The first "blockchain hackathon", co-organized by UN Women and Innovation Norway at the Katapult Future Fest in Oslo, brought together technology innovators to address day-to-day challenges faced by refugees and displaced persons. Blockchain is a technology that offers decentralized and secure
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SANA'A, Yemen - On 26 March 2015, the conflict in Yemen dramatically escalated. Two years later, it has become one of the worst humanitarian crises in the world. An estimated 18.8 million people - two thirds of the population - are in need of some kind of assistance or protection, according to the United Nations Humanitarian Needs Overview.
During a recent emergency mission near eastern Mosul, where military operations against the Islamic State of Iraq and the Levant (ISIL) have destroyed formerly thriving communities, UN Women distributed urgent necessity kits containing basic provisions for families and feminine hygiene products to 144 families who have fled the Mosul conflict, and now live in IDP camps.
Women do not stop giving birth when disaster strikes. Every day, about 500 women die of childbirth-related causes in humanitarian emergencies or fragile settings. Yet women's reproductive health needs are not considered priorities in humanitarian response.
UN Women Executive Director Phumzile Mlambo-Ngcuka and Deputy Executive Director Yannick Glemarec will join other world leaders at the first World Humanitarian Summit (WHS) held today and tomorrow in Istanbul, Turkey. The first gathering of its kind, the Summit aims to place humanity—people’s safety, dignity and the right to thrive—at the heart of global decision-making and initiate a set of concrete actions and commitments to enable countries and communities to better prepare for and respond to crises.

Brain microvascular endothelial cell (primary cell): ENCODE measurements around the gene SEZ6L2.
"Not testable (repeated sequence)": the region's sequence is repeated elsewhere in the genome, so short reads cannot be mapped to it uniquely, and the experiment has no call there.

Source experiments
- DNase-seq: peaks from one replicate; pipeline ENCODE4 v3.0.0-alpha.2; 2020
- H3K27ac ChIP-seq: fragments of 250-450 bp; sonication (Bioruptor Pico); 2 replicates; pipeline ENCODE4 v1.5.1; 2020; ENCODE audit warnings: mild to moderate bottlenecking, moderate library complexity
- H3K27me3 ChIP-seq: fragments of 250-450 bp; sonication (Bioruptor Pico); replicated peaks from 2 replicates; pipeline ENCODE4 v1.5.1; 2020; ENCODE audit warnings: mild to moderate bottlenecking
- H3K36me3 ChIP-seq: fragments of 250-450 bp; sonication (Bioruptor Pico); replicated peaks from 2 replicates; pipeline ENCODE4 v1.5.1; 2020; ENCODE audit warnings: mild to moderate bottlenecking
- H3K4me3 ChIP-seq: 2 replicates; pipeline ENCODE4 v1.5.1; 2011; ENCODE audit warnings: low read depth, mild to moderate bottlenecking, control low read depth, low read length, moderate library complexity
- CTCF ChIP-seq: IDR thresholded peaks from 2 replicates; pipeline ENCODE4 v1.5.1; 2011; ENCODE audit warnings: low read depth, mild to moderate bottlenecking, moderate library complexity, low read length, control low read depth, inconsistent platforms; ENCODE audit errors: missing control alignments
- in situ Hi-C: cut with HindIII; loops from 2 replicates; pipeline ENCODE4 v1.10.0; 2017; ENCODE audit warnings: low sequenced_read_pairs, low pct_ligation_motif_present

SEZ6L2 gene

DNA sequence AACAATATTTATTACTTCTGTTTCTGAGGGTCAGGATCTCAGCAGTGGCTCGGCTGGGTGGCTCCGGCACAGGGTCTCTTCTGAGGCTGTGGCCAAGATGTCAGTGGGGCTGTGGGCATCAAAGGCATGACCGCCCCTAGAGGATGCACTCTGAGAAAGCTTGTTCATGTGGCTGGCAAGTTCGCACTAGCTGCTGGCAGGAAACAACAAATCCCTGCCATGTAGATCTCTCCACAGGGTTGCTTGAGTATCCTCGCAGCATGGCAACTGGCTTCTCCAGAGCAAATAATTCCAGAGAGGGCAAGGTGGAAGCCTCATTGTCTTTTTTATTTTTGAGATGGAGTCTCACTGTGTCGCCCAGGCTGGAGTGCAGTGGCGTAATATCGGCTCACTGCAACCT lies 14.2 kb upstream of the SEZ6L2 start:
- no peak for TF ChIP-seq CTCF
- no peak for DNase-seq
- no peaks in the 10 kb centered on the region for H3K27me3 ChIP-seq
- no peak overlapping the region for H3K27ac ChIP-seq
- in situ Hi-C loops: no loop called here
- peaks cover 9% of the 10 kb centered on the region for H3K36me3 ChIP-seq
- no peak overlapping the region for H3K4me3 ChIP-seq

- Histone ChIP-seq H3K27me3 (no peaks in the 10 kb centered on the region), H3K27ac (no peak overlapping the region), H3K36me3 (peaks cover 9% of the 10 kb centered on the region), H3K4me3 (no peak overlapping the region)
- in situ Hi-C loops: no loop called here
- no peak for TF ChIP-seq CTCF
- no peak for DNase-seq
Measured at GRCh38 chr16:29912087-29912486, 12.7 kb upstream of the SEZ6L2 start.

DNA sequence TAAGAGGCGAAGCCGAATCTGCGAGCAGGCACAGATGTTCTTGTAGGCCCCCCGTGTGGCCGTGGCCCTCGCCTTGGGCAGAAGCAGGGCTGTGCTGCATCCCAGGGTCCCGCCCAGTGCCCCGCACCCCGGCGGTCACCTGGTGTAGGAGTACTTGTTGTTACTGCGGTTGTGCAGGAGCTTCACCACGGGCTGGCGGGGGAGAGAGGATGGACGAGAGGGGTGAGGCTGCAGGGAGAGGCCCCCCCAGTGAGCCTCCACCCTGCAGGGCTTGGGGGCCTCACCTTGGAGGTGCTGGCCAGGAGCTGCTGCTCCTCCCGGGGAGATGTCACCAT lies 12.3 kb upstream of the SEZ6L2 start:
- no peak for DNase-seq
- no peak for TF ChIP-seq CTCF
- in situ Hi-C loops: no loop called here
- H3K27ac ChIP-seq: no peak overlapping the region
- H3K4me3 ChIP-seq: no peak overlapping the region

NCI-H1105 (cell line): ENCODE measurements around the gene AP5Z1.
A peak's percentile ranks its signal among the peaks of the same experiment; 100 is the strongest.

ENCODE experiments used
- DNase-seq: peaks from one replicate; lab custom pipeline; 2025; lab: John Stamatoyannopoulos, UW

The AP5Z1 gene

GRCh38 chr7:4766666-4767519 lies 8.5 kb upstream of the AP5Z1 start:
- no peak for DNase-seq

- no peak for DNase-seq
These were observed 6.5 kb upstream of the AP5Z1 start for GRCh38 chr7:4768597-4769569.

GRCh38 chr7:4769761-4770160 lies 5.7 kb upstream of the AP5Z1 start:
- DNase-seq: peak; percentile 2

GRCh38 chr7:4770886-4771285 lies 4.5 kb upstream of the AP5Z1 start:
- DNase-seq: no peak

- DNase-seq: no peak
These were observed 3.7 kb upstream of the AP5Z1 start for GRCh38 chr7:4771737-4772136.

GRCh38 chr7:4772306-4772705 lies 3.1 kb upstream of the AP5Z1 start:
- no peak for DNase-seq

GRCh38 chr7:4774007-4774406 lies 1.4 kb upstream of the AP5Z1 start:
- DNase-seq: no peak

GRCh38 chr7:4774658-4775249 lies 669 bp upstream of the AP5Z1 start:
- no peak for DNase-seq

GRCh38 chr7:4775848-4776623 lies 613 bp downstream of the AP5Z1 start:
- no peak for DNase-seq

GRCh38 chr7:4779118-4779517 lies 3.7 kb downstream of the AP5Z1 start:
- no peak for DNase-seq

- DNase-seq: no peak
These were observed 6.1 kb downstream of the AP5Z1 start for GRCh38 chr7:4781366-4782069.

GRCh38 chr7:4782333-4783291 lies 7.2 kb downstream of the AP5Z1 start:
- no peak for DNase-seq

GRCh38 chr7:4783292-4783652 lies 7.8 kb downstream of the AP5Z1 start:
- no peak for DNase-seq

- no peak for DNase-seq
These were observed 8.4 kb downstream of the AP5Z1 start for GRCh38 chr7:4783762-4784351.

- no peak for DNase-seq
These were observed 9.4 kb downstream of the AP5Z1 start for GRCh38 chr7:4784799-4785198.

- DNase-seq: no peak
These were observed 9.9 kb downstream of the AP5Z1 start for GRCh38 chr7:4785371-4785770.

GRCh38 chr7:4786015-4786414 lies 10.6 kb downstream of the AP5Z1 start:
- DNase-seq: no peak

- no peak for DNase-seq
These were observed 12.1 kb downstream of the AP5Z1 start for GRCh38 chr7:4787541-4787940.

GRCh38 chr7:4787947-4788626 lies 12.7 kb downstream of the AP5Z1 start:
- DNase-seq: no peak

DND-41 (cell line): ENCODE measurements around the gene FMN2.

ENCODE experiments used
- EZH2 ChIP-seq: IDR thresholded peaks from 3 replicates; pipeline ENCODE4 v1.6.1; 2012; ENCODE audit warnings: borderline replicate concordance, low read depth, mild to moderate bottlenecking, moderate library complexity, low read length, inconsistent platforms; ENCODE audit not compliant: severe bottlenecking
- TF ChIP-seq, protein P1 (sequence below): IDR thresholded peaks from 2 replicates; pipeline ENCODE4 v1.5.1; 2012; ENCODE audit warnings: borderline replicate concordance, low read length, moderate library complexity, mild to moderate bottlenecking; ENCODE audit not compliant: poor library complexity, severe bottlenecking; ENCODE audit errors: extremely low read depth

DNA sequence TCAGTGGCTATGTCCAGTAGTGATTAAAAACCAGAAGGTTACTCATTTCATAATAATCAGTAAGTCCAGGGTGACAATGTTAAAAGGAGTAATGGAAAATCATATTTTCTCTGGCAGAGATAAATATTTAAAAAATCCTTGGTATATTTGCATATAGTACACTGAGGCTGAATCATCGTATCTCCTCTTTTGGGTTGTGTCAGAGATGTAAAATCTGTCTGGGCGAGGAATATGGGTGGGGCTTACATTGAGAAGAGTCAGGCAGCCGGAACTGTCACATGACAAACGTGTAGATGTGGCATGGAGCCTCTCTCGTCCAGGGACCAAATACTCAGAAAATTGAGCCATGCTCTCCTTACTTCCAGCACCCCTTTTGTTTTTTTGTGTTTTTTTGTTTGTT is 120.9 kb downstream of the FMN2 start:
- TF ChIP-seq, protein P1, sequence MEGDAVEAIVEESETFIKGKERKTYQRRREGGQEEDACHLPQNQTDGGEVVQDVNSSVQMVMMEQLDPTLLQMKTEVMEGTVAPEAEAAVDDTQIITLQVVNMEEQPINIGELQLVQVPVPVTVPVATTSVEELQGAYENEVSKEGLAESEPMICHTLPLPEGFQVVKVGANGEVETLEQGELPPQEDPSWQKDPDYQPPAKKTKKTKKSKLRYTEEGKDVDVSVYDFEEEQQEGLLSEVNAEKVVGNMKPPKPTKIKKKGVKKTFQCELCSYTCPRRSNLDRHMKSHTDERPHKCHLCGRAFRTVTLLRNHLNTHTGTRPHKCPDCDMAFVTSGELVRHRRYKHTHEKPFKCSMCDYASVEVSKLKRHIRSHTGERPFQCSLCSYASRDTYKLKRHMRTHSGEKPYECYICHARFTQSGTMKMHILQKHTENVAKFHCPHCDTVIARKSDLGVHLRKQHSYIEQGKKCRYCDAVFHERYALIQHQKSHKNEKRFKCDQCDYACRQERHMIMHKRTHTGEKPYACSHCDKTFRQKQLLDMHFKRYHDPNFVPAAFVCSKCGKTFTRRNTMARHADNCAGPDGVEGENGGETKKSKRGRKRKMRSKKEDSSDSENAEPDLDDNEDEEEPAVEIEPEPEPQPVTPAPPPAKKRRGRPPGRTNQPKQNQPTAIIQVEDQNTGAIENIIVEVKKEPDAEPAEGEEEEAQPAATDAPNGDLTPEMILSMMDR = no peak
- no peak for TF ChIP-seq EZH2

OBOCK, Djibouti - Four months pregnant and living amidst constant shellings and airstrikes, Jamila decided she had to flee her home in Taizz City, Yemen.
In April and May 2015, two large-scale earthquakes struck Nepal, killing almost 9,000 people, damaging over half a million houses and displacing hundreds of thousands of people from their homes. Natural hazards are indiscriminate: earthquakes have no regard for social hierarchy, gender, age, disability, religion, ethnicity, or caste.
Severely traumatized after losing her four-year-old daughter during the April 2015 earthquake in Nepal, Kalpana Shrestha is on the road to recovery today, thanks to psychosocial counselling she received at a UN Women-supported multi-purpose women's centre in Sindhupalchok District. To date, the centre has provided psychosocial counselling to nearly 500 women and young girls.
One week after Cyclone Winston devastated the island nation of Fiji, Elenoa Adi, age 33, awoke at 4 a.m. to unexpected birth pangs. It was late February, and the baby wasn't due until April.
UN OCHA co-hosted a high-level round table on 17 March to highlight the importance of women's and girls' rights, resiliency and leadership roles in humanitarian action, including concerted steps to address gender-based violence.